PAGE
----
In cooperation with the Berlin Social Science Center (WZB), the IDCAR network hosted the preview event for Kurt Weyland's new book, 'Autocratic Waves in Europe and Latin America' in Berlin on 15 November 2017.
During his lecture, Professor Weyland discussed the historical roots of autocratic regimes such as Cuba, Venezuela, and the Nazi regime in Germany specifying the core conditions that precipitated their rise. The patterns of diffusion and counter-diffusion in such regimes was described by Weyland as wave-like in that disproportionate responses by conservatives to potential unrest stimulated an even more aggressive responses that led to the rise of harsher, more autocratic rule. Drawing on cognitive psychological mechanisms of bounded rationality, Weyland argued that these reactions where people in crisis situations overrate the significance of vivid events and overreact accordingly.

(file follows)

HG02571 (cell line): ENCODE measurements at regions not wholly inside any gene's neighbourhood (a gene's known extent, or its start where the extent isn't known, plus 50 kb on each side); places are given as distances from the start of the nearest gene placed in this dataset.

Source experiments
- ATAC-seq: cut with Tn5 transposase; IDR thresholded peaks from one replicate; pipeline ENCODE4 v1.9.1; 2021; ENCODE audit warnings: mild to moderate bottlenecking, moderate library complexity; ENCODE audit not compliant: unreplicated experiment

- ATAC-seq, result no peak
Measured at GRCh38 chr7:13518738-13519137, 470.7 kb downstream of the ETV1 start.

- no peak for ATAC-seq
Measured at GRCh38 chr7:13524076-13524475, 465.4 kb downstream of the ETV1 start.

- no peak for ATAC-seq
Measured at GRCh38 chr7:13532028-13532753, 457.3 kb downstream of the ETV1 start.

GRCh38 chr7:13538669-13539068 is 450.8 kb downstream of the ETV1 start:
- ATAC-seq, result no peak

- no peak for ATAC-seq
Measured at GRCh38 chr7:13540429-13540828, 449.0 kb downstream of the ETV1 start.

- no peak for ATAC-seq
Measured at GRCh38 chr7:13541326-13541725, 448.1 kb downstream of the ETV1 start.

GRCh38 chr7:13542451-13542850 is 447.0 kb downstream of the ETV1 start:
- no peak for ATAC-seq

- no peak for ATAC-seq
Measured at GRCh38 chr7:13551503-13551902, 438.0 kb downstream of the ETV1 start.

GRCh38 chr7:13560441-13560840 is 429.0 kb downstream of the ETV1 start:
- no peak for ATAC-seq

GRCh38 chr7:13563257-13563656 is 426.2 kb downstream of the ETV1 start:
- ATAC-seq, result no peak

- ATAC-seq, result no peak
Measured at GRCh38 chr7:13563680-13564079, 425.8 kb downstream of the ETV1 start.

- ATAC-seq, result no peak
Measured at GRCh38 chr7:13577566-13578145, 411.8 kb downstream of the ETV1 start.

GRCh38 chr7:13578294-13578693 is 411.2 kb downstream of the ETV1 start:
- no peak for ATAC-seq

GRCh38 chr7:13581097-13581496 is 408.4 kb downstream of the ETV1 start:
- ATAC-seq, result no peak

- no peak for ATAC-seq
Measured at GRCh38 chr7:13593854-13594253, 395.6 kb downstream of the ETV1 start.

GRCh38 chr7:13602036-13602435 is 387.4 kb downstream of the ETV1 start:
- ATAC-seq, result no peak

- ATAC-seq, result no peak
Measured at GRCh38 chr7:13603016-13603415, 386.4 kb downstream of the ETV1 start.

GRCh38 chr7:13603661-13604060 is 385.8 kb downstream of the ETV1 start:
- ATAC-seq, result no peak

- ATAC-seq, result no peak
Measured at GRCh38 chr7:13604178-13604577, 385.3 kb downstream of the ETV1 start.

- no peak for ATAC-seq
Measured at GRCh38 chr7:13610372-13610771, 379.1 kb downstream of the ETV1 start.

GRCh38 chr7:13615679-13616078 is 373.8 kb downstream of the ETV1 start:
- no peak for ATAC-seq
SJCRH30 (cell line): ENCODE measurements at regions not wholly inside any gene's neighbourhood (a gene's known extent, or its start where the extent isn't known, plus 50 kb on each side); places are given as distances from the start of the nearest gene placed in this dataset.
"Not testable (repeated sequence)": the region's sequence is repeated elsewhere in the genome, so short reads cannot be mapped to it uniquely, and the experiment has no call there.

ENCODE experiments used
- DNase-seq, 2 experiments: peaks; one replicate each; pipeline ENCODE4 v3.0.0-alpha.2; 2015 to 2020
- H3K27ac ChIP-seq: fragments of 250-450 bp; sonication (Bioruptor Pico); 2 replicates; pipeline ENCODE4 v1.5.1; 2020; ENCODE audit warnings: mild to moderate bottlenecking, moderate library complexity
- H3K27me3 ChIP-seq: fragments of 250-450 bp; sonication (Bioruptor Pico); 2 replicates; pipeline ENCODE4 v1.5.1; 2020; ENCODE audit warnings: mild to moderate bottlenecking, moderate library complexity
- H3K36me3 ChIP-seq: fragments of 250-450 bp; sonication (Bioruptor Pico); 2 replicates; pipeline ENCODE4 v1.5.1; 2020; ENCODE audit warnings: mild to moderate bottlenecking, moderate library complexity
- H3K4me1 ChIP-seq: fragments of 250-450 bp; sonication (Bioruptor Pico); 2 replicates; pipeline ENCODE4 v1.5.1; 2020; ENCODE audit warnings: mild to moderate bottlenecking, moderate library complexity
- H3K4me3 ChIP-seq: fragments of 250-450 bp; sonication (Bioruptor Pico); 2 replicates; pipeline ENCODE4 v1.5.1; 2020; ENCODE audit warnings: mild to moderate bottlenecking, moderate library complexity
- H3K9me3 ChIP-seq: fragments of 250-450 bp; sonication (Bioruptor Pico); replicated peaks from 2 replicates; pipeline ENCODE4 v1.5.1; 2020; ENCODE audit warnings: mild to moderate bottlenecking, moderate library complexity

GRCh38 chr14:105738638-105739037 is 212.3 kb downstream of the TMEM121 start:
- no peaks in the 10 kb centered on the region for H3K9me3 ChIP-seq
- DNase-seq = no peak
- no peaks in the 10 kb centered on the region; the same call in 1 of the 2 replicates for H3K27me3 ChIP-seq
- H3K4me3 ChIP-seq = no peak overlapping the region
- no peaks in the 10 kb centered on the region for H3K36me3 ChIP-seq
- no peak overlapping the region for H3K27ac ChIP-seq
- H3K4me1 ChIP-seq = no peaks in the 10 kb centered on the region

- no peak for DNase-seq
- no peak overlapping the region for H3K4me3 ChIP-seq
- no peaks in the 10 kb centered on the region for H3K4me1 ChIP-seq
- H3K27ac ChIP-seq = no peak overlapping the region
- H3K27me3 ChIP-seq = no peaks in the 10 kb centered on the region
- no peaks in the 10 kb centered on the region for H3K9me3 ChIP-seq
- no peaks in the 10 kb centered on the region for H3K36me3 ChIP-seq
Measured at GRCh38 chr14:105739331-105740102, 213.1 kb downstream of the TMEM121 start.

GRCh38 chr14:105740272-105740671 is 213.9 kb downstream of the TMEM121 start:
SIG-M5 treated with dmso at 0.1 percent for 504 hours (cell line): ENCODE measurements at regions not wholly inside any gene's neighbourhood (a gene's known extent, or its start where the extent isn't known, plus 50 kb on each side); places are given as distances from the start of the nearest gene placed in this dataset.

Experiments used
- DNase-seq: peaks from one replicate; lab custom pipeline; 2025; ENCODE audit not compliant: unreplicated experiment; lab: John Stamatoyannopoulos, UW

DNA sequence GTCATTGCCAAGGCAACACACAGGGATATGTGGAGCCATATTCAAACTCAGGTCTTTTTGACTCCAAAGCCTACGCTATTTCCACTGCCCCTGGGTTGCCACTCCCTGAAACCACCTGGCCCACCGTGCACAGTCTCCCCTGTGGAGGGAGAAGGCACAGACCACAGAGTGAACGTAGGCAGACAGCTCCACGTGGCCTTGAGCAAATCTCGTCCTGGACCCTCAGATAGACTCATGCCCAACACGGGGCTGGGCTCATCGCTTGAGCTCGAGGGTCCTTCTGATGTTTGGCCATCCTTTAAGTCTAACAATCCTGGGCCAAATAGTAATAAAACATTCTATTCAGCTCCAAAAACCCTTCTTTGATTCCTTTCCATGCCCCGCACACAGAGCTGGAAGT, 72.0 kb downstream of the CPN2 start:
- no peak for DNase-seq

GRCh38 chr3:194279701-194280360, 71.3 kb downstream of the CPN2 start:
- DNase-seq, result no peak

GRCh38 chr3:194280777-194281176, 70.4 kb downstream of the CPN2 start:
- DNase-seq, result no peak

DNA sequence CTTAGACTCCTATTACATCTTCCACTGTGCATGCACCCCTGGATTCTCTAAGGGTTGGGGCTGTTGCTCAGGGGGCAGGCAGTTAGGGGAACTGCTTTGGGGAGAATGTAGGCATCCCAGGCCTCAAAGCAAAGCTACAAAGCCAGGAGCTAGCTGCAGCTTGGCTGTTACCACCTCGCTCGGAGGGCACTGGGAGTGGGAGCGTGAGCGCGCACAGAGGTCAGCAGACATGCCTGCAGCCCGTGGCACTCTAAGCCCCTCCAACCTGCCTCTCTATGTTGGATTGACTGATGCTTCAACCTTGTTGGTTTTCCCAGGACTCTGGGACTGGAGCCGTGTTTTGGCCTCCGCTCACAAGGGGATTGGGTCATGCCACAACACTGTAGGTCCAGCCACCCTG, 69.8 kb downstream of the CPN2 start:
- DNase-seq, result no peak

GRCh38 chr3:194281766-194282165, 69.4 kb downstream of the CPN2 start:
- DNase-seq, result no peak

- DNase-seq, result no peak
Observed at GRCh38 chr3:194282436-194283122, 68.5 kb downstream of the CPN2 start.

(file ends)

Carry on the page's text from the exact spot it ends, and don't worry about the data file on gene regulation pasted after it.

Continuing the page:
Comparing these historical waves to the current situation in the US, Weyland suggested that there was little cause for fear of an emergent autocratic regime under President Donald Trump. The core argument for his belief is that the current political climate is only based on populism rather than some form of acute crisis. While being a significant change in the tone of US politics, Weyland argues, the Trump administration is only pushing a populist government and has not yet made any drastic action that could stimulate enough unrest to trigger an authoritarian overreaction. Weyland believes that the US is simply adjusting to the populist mindset that Europe and Latin America have experienced many times in the past.